Glasgow-based Karla Black is known for boundary-pushing experiments with materials, both conventional and less so. Though her installations employing toothpaste, cosmetics, and powdered custard might come to mind first, plaster powder—albeit frequently in raw form—remains her primary medium.
BRISTOL, U.K. Spike Island “Along a Spectrum,” Veronica Ryan’s most ambitious U.K. show to date (on view through September 5, 2021), features a new body of work created during a two-year residency at Spike Island. Viewers entering the light and airy gallery space encounter a beguiling array of forms, many held within sumptuously colored netting in shades of orange, yellow, and lime-green.
Jamie Hamilton’s work encompasses photography, drawing, high-wire walking, and, of course, sculpture. His large-scale, site-specific installations (2012) for the Center for Contemporary Art in Santa Fe, New Mexico, incorporated nylon webbing and steel poles, creating forms suggestive of both interplanetary travel and the complexities of erotic attraction.
PITTSBURGH The Frick Art Museum The Frick Art Museum, located on the Pittsburgh estate of the late-19th-century coke and steel magnate Henry Clay Frick, was founded in 1970 by his daughter Helen to house her collection of European fine and decorative arts. This rich setting provides a perfect context for War and Pieces (on view through September 5, 2021), an installation originally created by Dutch ceramics-conservator-turned-artist Bouke de Vries for the Holburne Museum in Bath, England.
LONDON London Mithraeum Bloomberg SPACE For “Forest on Fire,” the sixth iteration of the project, Lucy Skaer, whose practice draws on history, art history, archaeology, and nature, drew inspiration from the Tauroctony (bull slaying) at the heart of the Mithraic cult and from walks through the surrounding district of London, redolent, as she explained in an online talk, with the history of the animal trade.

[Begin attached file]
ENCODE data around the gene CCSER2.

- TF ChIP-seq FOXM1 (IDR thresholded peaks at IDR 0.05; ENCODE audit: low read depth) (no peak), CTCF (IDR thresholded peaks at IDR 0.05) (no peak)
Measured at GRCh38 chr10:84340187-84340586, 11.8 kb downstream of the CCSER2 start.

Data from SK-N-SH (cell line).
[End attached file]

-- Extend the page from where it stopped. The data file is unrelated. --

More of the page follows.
MONKTON, MARYLAND Ladew Topiary Gardens As the world screeched to a standstill last year, Laura Amussen continued working on the large-scale installations for her 2020 sculptor-in-residence exhibition at the Ladew Topiary Gardens. “Flourish” acted as a living testament to Amussen’s practice, which explores natural phenomena, human relationships, and climate change.
For the past five decades, Joan Tanner has pursued a rigorous and sustained investigation into spatial relationships via methods of concealment, combined with ideas of instability, impermanence, contradiction, and disruption.
“Making Amends” started with a broken laundry basket—a mass-produced, disposable product that, once broken, is designed to be thrown away and replaced, not fixed. The handle cracked, and my first thought was to buy another one.
SEATTLE Museum of Museums Energy Drink, an extensive, immersive installation by the artist team of Brian Sanchez and Neon Saltwater (on view through August 29, 2021), presents a number of possible interpretations: a gay dystopian environment for a “happy” couple; a hallucinatory fun house revolving around domestic symbols; a series of discrete activity areas for upscale urbanites who require access to gyms, spas, art galleries, sculpture studios, bars, and lounges.